The strangest thing about the Robert Glasper Experiment‘s latest album, Black Radio 2, is that everyone thinks it’s a jazz album. I can assure you this album is not jazz. There is no more jazz influence in this album than the classic R&B/neo-soul albums of the past few decades, such as D’Angelo‘s Voodoo, Jill Scott‘s Who Is Jill Scott?, or Erykah Badu‘s Baduizm.
The greatest influences found on Black Radio 2 are not genres, but people. The impressive roster of collaborators, which include the likes of Jill Scott, Lalah Hathaway, Common, Snoop Dogg, Norah Jones, Emeli Sandé, and Fall Out Boy‘s Patrick Stump to name just a few, serve as testament to both the variety found on the album, and Glasper’s unrivaled ability to talk some of the finest artists around into appearing on his records. Or, now that he has a Grammy for Best R&B Album, oblige their requests for collaboration.
The album kicks off with the infamous combination of Casey Benjamin’s vocoder and Glasper’s gospel-inspired chord progressions on the Fender Rhodes. It’s unfortunate this is the only occasion Benjamin’s vocoder is prominently featured on the album. The soothing opener lulls the listener into a false sense of security before kicking them back to life with a powerful piano riff from Glasper, paving the way for powerful vocals from both Common and Patrick Stump’s on “I Stand Alone.” The equally powerful message of the song is amplified by a reading from Michael Eric Dyson, who advocates for more musical innovators in the world (like Glasper, perhaps…) who are willing to innovate and drive progression in music.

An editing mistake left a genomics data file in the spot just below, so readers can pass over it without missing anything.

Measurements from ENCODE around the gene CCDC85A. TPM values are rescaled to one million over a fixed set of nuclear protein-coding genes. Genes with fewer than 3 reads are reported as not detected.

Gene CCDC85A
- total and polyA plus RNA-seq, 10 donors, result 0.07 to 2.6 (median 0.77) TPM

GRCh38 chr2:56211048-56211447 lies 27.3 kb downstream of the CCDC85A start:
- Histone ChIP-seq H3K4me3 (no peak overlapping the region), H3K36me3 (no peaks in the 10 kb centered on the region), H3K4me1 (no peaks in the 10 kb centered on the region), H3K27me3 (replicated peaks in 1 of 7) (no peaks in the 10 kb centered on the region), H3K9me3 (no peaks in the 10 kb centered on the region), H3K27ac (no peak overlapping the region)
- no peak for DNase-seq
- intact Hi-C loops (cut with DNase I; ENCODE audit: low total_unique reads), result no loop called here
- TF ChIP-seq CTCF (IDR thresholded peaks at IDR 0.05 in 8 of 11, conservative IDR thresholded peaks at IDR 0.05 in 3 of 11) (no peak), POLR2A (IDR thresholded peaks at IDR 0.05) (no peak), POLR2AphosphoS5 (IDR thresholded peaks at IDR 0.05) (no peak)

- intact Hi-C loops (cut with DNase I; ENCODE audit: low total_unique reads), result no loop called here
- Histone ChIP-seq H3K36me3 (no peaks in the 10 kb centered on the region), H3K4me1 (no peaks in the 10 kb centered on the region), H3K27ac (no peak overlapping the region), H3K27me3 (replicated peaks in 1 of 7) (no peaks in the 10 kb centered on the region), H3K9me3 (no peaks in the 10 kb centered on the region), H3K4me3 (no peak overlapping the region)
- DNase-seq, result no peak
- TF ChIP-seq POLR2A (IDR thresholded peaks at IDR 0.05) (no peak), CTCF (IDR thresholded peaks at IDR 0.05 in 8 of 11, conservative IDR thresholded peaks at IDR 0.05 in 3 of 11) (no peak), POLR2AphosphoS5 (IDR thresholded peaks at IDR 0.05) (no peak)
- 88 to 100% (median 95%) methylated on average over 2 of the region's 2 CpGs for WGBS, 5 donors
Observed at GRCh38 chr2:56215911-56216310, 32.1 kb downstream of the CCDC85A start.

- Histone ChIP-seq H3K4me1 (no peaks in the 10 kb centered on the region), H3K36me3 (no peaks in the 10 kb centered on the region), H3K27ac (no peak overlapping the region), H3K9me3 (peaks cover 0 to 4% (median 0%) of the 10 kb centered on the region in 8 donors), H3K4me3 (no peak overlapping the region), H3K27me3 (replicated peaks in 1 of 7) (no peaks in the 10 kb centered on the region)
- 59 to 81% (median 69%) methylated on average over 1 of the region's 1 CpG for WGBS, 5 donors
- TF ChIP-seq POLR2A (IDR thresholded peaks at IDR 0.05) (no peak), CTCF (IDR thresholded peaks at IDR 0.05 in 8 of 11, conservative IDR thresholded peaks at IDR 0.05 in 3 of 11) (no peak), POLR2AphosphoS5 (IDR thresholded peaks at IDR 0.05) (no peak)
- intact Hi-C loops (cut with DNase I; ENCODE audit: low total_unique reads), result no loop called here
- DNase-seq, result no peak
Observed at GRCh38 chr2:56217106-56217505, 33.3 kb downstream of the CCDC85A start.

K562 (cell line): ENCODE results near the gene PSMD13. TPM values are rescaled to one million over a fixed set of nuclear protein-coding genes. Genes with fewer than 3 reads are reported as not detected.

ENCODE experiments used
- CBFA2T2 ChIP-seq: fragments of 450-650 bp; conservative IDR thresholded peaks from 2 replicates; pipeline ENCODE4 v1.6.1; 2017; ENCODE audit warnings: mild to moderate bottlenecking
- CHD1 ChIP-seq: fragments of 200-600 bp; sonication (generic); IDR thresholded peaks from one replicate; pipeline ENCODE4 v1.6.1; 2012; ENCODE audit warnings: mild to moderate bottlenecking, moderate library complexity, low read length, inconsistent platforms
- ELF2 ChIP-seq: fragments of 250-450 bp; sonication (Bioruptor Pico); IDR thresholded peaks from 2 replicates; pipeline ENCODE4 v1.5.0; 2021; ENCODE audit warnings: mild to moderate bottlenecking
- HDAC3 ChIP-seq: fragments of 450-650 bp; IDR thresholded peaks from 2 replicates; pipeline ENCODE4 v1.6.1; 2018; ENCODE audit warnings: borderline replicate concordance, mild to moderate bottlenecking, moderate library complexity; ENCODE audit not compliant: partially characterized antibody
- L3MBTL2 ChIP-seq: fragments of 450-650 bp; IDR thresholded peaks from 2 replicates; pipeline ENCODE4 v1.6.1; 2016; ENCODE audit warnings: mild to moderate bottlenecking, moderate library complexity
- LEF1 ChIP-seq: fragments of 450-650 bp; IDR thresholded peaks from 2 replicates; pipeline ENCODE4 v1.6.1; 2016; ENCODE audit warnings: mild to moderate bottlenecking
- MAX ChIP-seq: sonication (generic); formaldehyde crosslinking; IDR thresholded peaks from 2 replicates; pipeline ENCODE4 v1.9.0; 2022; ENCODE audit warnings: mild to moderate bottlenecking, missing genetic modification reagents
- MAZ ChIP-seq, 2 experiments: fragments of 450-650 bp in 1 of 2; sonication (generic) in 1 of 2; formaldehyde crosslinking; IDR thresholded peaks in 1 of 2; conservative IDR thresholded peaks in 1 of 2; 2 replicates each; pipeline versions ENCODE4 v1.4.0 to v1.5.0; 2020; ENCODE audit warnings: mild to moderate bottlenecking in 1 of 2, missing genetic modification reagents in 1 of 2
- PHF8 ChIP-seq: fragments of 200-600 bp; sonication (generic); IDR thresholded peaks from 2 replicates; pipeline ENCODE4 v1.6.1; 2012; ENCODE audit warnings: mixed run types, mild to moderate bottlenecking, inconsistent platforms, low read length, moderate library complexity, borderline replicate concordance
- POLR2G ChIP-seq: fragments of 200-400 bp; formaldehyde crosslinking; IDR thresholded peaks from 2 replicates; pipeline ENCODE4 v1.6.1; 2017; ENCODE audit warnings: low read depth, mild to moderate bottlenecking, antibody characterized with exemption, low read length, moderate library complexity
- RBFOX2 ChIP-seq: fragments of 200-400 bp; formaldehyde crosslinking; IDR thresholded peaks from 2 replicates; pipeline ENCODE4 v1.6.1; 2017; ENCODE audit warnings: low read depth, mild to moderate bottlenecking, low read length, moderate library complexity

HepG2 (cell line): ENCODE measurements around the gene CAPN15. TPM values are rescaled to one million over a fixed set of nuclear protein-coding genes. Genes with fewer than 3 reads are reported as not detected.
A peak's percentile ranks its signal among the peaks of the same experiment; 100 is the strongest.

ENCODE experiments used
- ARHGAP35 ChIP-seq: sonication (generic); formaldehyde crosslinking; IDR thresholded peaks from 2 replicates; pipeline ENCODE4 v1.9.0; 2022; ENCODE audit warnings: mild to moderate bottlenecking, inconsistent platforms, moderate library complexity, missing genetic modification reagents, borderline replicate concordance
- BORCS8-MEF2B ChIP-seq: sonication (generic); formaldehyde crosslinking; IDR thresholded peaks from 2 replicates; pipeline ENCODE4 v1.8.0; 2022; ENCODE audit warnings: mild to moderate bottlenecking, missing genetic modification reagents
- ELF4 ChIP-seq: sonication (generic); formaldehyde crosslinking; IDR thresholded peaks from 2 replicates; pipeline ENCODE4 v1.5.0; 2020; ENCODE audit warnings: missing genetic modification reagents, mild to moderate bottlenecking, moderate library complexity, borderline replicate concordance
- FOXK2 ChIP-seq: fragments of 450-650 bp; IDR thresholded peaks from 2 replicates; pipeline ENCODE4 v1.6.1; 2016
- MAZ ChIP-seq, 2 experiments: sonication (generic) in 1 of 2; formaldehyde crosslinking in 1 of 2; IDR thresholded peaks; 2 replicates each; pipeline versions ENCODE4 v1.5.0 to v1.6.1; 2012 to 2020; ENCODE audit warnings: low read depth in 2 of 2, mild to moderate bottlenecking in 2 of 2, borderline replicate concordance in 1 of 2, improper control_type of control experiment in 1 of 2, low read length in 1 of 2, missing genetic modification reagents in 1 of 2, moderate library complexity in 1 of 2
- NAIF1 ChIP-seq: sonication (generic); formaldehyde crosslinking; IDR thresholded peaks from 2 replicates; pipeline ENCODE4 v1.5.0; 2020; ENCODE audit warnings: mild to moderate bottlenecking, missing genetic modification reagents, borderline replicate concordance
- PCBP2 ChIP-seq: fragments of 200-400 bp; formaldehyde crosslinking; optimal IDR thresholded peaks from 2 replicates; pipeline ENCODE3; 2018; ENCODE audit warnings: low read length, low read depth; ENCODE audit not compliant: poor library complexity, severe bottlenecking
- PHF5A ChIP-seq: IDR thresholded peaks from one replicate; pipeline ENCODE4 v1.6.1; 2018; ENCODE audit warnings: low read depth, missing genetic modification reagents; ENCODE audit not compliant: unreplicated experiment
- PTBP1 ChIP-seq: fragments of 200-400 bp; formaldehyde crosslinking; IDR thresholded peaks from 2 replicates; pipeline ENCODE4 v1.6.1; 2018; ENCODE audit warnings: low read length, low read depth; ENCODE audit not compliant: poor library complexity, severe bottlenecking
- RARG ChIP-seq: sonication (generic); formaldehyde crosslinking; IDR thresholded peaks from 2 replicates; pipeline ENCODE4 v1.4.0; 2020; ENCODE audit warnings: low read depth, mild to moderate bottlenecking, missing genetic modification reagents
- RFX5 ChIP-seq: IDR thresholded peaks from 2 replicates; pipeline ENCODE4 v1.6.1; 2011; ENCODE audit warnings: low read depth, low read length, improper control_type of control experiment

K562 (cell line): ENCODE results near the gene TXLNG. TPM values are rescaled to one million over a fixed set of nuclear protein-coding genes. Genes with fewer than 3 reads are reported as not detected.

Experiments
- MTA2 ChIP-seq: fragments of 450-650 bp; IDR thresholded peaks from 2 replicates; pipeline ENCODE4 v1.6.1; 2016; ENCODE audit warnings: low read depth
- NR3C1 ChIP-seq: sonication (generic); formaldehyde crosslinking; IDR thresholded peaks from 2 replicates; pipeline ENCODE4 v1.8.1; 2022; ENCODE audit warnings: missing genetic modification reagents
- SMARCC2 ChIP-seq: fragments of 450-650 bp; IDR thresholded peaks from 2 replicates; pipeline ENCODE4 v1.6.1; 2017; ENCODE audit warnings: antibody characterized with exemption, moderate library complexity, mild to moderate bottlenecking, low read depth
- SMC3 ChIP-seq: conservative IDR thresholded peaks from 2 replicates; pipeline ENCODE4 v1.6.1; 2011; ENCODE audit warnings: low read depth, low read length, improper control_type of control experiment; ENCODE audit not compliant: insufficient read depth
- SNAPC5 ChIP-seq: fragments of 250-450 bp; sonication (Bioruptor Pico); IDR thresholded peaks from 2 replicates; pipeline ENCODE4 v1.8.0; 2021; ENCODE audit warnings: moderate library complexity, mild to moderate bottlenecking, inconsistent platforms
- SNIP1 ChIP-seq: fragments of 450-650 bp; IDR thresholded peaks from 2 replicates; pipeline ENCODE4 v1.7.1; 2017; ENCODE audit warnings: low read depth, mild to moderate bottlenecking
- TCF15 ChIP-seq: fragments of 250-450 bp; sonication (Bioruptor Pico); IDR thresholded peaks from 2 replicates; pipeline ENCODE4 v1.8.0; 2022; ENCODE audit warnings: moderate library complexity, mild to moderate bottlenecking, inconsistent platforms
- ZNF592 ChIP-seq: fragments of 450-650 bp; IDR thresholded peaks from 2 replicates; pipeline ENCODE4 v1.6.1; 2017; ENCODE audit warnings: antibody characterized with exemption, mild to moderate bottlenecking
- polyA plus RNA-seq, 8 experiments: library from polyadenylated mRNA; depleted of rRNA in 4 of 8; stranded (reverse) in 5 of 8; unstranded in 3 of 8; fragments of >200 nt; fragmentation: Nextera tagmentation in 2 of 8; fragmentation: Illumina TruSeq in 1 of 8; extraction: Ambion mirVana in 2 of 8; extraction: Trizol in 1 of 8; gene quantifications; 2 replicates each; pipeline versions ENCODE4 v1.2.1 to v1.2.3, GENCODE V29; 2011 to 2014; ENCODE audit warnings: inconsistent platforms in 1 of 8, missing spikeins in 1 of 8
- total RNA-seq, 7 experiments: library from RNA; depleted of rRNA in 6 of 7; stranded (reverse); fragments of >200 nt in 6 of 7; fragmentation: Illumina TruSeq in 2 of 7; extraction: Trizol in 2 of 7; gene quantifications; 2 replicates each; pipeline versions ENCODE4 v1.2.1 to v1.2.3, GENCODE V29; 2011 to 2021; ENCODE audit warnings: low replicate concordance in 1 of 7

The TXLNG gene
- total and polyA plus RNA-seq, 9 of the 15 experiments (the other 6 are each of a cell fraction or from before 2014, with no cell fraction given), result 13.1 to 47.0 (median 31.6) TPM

Chris “Daddy” Dave’s absence on the drums is surprising, but the new Experiment line-up; Casey Benjamin (saxophone/vocoder), Derrick Hodge (bass), and Mark Colenburg (drums) remains instrumentally flawless behind Glasper as they move seamlessly between the neo-soul grooves of the lyrically-vacuous Jill Scott-led track “Calls,” the hard-driving old-school Drum’n’Bass vibes of the Norah Jones-led “Let It Ride,” and everything in-between.
The album meanders as it continues on, reaching its emotive peak on the penultimate track with Emeli Sandé’s sombre self-transformation fantasy “Somebody Else.” There is a subtle elegance to the track which could only have come from the Scottish popstar. What I wouldn’t give to know the inspiration behind those lyrics, which she wrote herself in less than two hours. Lalah Hathaway and Malcolm-Jamal Warner team up to close out the album with a cover of Stevie Wonder’s “Jesus Children Of America.” The usually funky vibe of the song is replaced with sombre vocals from Hathaway in what proves to be a both moving and highly fitting tribute to the victims of the Sandy Hook Elementary School shooting in 2012. The track is a shining star on the album, providing a beautiful and highly emotive close and reinvigorating great music of the past for a new generation.
The glory of the first Black Radio album is re-captured well in this follow-up. However, there is very little progression on the work they have already done. There was so much potential on this album that went unrealized. So much room for risk that was completely ignored. So much that went missing and was never found. The album is consistent and there isn’t a ‘bad’ song to be found. However, the ‘wow’ moments on the album are few and far between, and alone they fall short of living up to this album’s immense hype. The closing two tracks, “Somebody Else” and “Jesus Children Of America,” along with “I Stand Alone” offer a glimpse of this album’s potential. These tracks offer a highly emotive twist on what is otherwise an album without the ethereal emotive flare of a truly great R&B/soul record. It must be taken as an honor to have earned the right to be judged against those formative albums mentioned at the beginning of this review, as the Robert Glasper Experiment most certainly have. However, while Black Radio 2 represents an excellent effort and a prime example of rock solid musicianship, it falls just short of the big leagues.